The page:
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Bishop Joseph Fan Zhongliang of Shanghai dies at 96

Death of China's 'underground' conference president may spark election

<p><span lang="EN-US">Bishop Joseph Fan of Shanghai is seen here in his home while under house arrest in 2010.</span></p>

Bishop Joseph Fan of Shanghai is seen here in his home while under house arrest in 2010.

  • ucanews.com reporter, Hong Kong
  • China
  • March 17, 2014
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The president of the “underground” Catholic community's bishops’ conference in China, Bishop Joseph Fan Zhongliang of Shanghai, died on Sunday aged 96, following a long illness.

Soon after his death officials removed his biretta, a gesture to show they do not recognize his bishop’s status, a Church source told ucanews.com.

However, authorities have allowed two days for the faithful to pay their respects to the Jesuit bishop.

“They backed off as a result of a protest by the underground Church administrator, who threatened not to hold a Mass and let the officials face the resulting wrath of angry Catholics,” the source said.

Shanghai has lost a “steadfast and persevering” leader in Bishop Fan, said Anthony Lam Sui-ki, senior researcher at the Holy Spirit Study Centre in Hong Kong.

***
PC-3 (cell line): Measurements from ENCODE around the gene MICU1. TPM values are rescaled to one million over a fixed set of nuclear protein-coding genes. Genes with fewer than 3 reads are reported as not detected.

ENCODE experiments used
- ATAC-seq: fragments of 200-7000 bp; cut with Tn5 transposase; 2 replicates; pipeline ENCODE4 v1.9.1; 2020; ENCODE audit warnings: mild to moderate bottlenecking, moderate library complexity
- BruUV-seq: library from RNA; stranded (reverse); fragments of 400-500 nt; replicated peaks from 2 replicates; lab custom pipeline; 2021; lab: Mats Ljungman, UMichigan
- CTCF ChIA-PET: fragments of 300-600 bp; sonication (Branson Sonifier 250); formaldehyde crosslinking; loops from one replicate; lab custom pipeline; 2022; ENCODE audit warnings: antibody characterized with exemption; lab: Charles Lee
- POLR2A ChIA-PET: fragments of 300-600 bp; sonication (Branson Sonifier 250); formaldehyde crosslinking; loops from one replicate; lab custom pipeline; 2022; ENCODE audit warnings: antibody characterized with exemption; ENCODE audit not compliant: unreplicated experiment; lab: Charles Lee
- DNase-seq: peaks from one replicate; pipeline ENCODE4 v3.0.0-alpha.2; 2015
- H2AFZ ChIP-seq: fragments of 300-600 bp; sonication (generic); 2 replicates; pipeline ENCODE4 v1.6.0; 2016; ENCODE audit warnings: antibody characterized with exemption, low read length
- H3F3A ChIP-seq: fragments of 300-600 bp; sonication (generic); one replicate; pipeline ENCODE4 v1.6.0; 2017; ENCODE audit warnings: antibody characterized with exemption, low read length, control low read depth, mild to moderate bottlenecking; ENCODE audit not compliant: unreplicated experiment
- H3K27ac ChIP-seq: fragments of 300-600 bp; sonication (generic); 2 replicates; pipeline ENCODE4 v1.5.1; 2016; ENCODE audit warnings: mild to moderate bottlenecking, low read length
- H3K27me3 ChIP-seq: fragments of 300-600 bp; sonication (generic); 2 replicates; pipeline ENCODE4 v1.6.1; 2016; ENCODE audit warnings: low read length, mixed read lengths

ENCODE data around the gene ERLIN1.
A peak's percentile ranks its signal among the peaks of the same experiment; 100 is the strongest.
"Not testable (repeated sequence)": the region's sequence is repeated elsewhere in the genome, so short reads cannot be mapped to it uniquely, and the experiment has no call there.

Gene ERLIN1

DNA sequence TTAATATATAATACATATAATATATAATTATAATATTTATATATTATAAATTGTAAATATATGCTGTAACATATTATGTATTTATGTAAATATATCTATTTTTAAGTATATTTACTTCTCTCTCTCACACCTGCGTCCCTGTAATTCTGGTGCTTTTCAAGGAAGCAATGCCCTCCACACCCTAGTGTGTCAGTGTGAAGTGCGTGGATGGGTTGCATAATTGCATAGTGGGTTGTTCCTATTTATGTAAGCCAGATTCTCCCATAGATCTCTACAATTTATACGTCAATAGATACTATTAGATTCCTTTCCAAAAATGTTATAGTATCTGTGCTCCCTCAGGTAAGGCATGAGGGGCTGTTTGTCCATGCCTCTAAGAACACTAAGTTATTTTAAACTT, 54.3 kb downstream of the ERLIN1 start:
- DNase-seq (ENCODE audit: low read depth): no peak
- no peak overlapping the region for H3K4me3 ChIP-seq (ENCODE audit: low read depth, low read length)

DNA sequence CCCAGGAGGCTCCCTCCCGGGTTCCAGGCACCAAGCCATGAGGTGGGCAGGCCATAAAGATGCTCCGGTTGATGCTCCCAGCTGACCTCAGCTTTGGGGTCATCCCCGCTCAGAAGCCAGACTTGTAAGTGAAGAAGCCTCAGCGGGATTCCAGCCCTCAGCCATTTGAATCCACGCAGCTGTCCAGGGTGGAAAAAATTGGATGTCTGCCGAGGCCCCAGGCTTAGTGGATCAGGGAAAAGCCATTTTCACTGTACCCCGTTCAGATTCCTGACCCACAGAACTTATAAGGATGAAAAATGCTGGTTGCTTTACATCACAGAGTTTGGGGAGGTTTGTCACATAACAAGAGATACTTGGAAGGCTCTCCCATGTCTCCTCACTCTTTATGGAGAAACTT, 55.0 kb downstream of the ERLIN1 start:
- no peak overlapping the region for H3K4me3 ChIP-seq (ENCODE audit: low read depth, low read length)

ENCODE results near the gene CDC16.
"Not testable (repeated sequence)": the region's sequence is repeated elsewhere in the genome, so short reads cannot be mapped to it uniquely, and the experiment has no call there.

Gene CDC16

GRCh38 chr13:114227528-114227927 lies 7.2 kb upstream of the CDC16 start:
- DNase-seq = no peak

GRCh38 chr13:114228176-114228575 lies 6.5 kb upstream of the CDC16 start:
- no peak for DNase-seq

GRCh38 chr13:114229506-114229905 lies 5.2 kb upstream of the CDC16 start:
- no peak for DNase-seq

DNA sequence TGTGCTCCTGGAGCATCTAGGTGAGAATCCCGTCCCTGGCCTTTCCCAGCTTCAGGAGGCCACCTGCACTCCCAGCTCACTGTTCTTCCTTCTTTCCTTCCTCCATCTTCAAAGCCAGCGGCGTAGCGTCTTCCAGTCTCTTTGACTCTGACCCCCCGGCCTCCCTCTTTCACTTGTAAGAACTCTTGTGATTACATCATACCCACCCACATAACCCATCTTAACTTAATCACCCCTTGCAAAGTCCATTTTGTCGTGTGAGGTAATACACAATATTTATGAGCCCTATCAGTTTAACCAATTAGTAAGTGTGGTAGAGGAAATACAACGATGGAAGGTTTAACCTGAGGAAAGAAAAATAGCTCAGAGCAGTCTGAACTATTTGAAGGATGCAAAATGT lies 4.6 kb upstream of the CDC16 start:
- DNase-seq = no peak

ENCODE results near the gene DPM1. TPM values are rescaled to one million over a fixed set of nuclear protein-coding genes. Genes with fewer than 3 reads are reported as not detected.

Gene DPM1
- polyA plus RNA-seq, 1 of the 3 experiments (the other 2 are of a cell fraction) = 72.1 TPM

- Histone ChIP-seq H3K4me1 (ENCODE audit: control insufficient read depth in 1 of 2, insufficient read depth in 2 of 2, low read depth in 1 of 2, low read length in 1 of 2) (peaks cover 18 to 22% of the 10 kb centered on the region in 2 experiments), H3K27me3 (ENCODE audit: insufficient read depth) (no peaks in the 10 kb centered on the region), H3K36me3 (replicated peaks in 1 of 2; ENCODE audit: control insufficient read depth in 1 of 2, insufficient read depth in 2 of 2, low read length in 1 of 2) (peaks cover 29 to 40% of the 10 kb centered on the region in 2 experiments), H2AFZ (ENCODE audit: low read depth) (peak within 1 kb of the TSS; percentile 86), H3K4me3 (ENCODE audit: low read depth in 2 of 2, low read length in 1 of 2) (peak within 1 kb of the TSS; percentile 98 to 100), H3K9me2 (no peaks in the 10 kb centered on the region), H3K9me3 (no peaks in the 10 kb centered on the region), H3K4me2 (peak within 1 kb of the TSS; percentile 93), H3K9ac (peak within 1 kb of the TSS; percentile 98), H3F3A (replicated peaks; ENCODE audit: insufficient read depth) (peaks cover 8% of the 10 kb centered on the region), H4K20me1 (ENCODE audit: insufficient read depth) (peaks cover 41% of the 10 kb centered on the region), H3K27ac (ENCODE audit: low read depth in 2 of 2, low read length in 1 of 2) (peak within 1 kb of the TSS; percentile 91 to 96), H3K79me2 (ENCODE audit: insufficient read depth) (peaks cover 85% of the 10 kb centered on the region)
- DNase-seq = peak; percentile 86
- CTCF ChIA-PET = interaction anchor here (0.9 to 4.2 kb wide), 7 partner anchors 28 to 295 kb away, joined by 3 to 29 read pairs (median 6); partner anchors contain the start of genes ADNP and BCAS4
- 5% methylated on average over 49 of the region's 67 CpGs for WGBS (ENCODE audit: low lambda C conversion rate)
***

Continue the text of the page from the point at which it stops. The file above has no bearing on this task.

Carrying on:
He was a well respected churchman, Lam said on Monday, noting that even all young priests from the “open” community went to get Bishop Fan’s blessing before they were ordained.

“Bishop Fan’s death will create the need for the underground bishops to get together for an election, even though it has been the secretariat operating the bishops’ conference for years,” Lam observed.

Asked whether such a meeting will bring a new crackdown on the Church, Lam said, “The government should be rational and understand that the Church is a peaceful group that does not bring any harm.”

There is now an urgent need for Auxiliary Bishop Thaddeus Ma Daqin of the “open” community to regain his freedom, though it is hard to predict how the government will handle his case, Lam added.

Bishop Ma has been under house arrest since he declared he would leave the government-sanctioned Catholic Patriotic Association during his episcopal ordination in July 7, 2012.

The diocese, under government pressure, suspended his ministry for two years, during which he cannot make public appearances. The suspension ends this July.

Bishop Fan was born in 1918 and baptized at 14 years old. He entered the Jesuit Society in 1938 and was ordained a priest in 1951.

In 1955, he and the then Bishop Ignatius Kung (Gong Pin-mei, who later became a cardinal) and a number of priests were thrown into prison accused of revolutionary crimes.

The future Bishop Fan was sentenced to 20 years imprisonment in Qinghai province, during which it became his job to carry corpses to a cemetery.

After his release, he became a high school teacher before being allowed to return to Shanghai.

He was secretly ordained as coadjutor bishop of Shanghai in 1985 and succeeded Cardinal Kung when he died in 2000.

Bishop Fan found himself under strict surveillance for decades.

“His name ‘Zhong’ and ‘Liang’ [loyal and kind] reflected his virtues throughout his life,” a layperson said on Monday.

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